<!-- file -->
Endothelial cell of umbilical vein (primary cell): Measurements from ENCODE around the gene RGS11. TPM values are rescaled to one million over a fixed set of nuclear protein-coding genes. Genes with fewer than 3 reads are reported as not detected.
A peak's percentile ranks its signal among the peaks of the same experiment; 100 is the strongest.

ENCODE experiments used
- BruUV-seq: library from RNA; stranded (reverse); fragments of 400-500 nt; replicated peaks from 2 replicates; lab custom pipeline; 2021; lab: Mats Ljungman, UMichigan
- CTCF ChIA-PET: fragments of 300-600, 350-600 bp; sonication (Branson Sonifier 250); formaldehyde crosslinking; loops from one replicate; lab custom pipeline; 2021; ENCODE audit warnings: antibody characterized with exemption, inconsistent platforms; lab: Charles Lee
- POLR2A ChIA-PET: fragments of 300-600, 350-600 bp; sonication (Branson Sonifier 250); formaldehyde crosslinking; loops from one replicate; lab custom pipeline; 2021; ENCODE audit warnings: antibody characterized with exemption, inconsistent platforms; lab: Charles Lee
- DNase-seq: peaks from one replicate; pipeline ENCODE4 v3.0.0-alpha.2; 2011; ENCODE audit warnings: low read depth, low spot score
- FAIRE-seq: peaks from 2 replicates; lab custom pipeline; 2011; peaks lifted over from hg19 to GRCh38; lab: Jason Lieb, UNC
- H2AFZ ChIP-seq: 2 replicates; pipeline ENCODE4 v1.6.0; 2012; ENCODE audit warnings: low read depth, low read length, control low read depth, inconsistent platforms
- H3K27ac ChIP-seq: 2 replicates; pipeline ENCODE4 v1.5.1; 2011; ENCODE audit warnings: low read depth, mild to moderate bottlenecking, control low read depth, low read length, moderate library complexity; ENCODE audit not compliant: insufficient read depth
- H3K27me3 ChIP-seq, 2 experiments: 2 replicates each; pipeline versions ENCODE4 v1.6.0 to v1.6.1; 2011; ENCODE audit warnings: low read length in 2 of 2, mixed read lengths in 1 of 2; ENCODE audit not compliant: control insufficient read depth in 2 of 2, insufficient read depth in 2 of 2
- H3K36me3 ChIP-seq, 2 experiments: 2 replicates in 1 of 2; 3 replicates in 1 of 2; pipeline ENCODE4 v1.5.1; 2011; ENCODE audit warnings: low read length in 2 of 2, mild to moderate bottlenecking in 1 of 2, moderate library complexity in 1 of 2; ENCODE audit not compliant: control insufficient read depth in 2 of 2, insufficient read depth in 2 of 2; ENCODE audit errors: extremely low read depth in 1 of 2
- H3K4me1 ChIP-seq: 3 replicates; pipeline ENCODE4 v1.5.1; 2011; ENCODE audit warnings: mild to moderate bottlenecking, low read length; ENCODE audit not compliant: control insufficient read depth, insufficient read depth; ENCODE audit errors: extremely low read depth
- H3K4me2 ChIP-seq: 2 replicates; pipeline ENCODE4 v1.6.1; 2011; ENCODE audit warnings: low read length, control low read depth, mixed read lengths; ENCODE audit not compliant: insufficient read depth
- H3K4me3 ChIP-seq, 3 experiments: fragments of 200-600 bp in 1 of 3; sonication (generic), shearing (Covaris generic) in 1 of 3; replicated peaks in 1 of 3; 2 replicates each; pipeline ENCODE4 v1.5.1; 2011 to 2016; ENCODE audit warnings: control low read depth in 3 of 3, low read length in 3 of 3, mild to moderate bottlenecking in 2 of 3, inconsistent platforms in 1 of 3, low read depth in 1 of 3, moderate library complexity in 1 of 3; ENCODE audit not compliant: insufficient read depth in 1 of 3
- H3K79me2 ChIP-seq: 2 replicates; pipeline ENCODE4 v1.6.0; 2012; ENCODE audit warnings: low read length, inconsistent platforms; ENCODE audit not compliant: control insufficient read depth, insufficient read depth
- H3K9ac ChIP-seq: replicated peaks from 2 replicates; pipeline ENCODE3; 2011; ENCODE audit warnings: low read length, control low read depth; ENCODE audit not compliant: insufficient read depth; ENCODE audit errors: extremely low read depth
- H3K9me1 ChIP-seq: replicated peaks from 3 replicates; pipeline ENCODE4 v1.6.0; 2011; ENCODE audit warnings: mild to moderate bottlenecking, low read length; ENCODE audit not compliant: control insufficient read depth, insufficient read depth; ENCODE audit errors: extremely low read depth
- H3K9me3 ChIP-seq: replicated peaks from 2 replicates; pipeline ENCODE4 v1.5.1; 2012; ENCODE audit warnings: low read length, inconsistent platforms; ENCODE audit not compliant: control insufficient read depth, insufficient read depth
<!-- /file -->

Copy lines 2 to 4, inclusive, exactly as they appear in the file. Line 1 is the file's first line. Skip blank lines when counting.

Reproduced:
A peak's percentile ranks its signal among the peaks of the same experiment; 100 is the strongest.

ENCODE experiments used
- BruUV-seq: library from RNA; stranded (reverse); fragments of 400-500 nt; replicated peaks from 2 replicates; lab custom pipeline; 2021; lab: Mats Ljungman, UMichigan